INL researchers develop an automated monitoring system for toxins found in drinking water

April 27, 2023

Cyanobacteria, also known as blue-green algae, are microscopic organisms found naturally in all types of water, such as ponds, lakes, water streams, rivers and wetlands. Bloom events may occur in stagnant or very slowly flowing water bodies when cyanobacteria grow excessively. Not all blooms are harmful, but some cyanobacteria can produce toxins that cause serious illness or death in livestock and wildlife.

Microcystin is one of the harmful toxins produced by cyanobacteria. Although microcystins may occur in fish, molluscs and shellfish from water bodies with cyanobacterial over-growth, human exposure to microcystins happens mainly through drinking water or recreational water bodies.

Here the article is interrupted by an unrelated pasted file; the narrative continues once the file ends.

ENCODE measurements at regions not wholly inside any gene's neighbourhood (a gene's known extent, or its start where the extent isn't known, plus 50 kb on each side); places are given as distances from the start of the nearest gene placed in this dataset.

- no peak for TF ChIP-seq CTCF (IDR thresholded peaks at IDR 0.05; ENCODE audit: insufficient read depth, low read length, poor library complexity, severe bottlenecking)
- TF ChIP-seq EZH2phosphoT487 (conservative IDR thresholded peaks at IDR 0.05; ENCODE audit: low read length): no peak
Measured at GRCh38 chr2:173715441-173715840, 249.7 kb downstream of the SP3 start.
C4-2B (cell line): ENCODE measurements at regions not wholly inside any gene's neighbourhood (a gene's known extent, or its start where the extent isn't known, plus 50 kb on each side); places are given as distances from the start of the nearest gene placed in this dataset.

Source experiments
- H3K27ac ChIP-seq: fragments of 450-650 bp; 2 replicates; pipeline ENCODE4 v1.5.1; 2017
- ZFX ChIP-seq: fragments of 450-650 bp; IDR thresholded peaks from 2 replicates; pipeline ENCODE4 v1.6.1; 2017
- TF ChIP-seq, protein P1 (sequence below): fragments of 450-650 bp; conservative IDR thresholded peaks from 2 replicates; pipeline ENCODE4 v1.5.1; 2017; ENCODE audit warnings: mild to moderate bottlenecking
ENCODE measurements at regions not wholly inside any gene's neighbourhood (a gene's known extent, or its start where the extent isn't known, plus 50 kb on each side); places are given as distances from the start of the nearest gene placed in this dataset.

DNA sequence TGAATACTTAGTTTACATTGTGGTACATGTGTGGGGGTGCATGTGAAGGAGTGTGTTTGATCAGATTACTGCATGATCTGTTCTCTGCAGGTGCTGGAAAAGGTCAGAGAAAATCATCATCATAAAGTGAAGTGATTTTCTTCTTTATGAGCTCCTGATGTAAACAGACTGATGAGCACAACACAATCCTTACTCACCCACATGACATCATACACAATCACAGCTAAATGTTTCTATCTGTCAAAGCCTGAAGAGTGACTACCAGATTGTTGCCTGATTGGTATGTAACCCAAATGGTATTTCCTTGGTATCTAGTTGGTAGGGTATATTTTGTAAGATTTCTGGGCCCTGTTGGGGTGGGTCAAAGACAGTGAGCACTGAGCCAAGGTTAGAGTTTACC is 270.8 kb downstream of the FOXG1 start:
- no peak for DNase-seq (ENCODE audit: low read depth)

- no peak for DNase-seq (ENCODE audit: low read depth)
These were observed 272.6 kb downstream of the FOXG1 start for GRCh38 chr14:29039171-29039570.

According to the EU Drinking Water Directive 2020, the monitoring of total microcystin-LR concentration is mandatory for drinking water, and it is highly recommended in any stagnant water.

INL researchers have developed an automated monitoring system for total microcystin-LR. This monitoring system has dedicated modules for sample preparation and toxin detection, it is powered by a battery (able to work without an operator for 4 weeks), it has very high sensitivity and it is remotely accessible through a cloud platform.

This novel electrochemical sensing platform avoids the multiple processing steps typically needed for standard microcystin-LR analysis in the laboratory and provides an early warning system for remote monitoring in water.

INL strives to develop and deploy integrated and digital-based solutions for the comprehensive monitoring and selective elimination of water contaminants. This monitoring system was jointly developed by researchers from the Water Quality and Technology Engineering Groups.